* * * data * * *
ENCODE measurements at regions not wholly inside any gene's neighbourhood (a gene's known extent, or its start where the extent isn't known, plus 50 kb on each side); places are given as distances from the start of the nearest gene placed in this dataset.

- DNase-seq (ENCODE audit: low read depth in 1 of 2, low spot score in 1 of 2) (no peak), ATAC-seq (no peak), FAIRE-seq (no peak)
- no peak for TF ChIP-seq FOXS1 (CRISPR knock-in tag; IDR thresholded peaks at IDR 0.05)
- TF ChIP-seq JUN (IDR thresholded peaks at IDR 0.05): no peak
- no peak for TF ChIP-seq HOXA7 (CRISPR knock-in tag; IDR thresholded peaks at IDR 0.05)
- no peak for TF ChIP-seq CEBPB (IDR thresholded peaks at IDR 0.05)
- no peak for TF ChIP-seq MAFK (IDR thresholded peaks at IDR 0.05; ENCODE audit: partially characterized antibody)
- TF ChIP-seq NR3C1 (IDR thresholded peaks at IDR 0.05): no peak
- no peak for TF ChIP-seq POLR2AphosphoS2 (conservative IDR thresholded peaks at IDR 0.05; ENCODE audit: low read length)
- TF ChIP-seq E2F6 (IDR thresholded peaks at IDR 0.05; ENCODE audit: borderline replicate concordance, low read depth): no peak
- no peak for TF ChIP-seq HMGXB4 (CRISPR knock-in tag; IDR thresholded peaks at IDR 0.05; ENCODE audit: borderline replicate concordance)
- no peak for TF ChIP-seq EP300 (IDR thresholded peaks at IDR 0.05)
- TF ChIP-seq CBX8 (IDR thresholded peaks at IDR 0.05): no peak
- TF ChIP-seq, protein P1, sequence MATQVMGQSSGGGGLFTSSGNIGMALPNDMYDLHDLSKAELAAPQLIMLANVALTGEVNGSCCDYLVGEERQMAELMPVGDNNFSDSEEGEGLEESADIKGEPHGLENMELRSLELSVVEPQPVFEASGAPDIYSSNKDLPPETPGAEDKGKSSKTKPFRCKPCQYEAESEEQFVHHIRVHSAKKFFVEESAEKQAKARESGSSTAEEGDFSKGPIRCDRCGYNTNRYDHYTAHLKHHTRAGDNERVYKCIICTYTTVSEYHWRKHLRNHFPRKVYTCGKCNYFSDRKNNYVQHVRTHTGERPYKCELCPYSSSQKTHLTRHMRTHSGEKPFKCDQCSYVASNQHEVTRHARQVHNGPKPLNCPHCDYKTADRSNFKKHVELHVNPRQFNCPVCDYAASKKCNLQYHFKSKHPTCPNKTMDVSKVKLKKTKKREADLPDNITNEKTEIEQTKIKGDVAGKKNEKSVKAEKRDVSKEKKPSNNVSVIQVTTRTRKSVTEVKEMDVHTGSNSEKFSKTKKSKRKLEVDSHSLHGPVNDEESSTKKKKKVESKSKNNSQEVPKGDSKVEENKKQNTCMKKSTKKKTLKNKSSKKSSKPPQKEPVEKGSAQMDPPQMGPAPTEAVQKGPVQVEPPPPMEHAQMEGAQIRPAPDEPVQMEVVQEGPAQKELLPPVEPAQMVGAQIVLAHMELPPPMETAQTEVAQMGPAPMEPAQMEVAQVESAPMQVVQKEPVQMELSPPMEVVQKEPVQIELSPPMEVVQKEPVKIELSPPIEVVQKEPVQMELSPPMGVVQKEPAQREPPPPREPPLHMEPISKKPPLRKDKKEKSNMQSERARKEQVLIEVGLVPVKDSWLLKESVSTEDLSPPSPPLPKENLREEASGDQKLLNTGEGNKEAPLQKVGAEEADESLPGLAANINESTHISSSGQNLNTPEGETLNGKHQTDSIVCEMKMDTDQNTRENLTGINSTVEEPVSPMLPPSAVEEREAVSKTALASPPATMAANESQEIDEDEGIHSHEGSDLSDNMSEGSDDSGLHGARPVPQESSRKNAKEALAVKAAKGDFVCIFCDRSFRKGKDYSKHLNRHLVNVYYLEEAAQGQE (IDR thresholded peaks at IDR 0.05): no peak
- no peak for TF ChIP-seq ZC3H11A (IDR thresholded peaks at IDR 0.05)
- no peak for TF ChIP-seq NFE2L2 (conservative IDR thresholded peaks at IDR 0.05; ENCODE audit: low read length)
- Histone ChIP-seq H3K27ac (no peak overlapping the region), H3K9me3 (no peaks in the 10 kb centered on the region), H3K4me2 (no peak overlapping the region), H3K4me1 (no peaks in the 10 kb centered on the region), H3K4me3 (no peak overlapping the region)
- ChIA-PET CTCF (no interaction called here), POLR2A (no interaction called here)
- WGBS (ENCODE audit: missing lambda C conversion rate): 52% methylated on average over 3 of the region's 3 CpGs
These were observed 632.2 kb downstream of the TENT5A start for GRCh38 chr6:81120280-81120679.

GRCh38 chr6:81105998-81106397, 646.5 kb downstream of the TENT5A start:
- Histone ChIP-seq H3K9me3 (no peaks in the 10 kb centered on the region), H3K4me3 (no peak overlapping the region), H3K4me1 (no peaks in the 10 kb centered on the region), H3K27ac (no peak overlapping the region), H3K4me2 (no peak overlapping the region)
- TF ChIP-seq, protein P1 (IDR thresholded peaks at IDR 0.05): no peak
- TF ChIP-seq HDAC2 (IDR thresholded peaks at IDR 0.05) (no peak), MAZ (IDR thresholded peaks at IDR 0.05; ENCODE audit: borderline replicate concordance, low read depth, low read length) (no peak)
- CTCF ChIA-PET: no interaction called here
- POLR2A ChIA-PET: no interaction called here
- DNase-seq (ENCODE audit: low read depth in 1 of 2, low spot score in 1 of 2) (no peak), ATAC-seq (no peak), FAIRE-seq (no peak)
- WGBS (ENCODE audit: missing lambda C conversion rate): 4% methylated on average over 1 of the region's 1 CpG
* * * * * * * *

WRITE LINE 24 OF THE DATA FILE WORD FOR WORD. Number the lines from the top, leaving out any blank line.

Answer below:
- TF ChIP-seq HDAC2 (IDR thresholded peaks at IDR 0.05) (no peak), MAZ (IDR thresholded peaks at IDR 0.05; ENCODE audit: borderline replicate concordance, low read depth, low read length) (no peak)